23 Jun introducing: the Denver service center – Jade Bravo
Unlike most of my fellow interns, I am not at a specific National Park this summer. While I’m working from home, that does not mean that I am missing out on exploring the amazing and diverse selection of parks. The Denver Service Center’s (DSC) Planning Division, Natural Resources Branch offers the unique opportunity to work with parks all across the country as it acts as the central planning, design, and construction project management office for the NPS. As a result of providing so many services to parks, or rather in order to provide so many crucial services, each team of project specialists and project managers is created with individuals with a variety of backgrounds, skills, specialties and across the different DSC Planning branches. These interdisciplinary teams, known as IDTs, also work with park and regional staff in order to build park specific management plans that properly address the natural resource and cultural resource concerns that are unique to each park. For example, a Resource Stewardship Strategy (RSS) Plan for Mammoth Cave National Park, while using the same framework, will look vastly different from Indiana Dunes National Park. This is just one of the few types of management plans that the Planning Division’s Natural Resources Branch facilitates and help to create. Park engagement is critical, and it has been such an insightful experience getting to listen- in on the honest and collaborative discussions between the park staff and the DSC. While almost all of our meetings and work is still being done online, park and DSC staff have adapted well to the new virtual environment with minor technological hiccups (but they are unpleasant!).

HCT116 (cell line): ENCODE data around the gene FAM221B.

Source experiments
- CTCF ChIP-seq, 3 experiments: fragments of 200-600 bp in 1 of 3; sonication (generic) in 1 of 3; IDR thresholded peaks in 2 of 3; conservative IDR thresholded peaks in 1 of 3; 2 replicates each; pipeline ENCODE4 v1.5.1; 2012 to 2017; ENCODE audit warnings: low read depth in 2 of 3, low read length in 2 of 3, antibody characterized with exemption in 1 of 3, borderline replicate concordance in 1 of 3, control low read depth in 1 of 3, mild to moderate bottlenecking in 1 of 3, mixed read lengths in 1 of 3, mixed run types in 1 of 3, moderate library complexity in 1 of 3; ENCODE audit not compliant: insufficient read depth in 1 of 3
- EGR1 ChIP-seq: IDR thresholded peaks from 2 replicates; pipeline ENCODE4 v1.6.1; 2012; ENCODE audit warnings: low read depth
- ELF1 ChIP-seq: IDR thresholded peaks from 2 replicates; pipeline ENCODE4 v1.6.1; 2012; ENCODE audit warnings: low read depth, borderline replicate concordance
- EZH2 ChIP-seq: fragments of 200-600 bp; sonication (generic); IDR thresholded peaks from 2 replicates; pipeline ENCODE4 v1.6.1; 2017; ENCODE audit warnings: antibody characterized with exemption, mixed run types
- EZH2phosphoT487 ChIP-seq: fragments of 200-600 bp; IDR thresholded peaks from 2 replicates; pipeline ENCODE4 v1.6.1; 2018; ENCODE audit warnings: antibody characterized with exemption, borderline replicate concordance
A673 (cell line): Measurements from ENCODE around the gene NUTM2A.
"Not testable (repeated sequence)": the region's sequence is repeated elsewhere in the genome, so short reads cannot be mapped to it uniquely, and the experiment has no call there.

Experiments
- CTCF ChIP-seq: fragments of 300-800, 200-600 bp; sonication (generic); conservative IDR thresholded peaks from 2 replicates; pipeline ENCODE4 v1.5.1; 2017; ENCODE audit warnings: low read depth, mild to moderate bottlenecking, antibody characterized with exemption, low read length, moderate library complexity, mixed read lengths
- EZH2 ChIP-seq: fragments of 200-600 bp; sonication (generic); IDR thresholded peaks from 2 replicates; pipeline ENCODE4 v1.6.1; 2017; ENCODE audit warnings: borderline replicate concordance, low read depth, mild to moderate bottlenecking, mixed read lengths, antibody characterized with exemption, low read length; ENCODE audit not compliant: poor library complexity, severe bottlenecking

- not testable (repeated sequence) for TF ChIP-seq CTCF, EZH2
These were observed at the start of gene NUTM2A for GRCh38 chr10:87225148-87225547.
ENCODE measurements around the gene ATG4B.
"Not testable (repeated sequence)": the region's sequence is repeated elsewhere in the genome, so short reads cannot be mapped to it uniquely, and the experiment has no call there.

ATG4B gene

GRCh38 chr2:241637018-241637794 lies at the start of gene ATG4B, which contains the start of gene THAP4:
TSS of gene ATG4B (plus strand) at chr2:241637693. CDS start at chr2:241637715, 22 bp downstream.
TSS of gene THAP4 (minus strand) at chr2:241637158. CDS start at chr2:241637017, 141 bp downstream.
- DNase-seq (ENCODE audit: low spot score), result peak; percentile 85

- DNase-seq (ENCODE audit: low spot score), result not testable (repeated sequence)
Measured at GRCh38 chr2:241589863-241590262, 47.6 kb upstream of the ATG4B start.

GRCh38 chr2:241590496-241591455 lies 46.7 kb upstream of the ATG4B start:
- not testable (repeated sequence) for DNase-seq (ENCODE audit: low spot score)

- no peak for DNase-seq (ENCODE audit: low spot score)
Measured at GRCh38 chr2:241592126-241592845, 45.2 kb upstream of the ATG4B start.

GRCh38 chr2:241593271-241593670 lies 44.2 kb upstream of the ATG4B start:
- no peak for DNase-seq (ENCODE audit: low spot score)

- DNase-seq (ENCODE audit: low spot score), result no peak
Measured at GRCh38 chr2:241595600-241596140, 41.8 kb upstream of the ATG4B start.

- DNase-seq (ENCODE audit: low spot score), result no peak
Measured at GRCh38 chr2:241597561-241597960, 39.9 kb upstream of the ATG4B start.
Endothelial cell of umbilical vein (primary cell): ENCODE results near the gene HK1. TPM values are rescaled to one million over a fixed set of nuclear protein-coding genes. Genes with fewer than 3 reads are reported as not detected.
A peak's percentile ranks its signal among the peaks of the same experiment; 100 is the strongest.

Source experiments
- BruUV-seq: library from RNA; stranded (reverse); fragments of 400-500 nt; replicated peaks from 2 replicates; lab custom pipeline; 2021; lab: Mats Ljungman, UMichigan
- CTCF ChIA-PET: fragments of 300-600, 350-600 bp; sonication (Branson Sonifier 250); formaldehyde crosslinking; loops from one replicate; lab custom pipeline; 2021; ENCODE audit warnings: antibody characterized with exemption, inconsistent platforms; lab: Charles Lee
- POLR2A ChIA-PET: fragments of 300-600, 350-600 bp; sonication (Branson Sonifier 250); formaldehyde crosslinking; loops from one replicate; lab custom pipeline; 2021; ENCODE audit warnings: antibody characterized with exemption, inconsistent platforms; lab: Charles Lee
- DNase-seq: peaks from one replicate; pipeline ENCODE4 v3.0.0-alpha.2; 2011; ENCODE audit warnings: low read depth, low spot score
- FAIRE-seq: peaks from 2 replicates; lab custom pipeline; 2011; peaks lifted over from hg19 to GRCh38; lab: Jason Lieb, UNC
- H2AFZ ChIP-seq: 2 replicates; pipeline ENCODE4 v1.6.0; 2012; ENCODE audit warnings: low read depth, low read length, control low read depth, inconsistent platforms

Among the many impactful projects that DSC staff work on throughout the year, I was surprised to learn about the internal inclusion and diversity discussions that had been occurring since last year and sparked by the Black Lives Matter Protests. While I have only participated in a few meetings, it is clear that staff members are putting in effort to understand and sit with very difficult and controversial topics regarding race, priviledge, inclusion and more. These types of conversations are not only important to have to grow as people but also in order to develop more inclusive park management plans that seek to create more equitable opportunities for disadvantaged families and individuals. Through the Allies for Inclusion and JEDI (Justice, Equity, Diversity, and Inclusion) meetings, I’m optimistic that these discussion will turn into much needed action.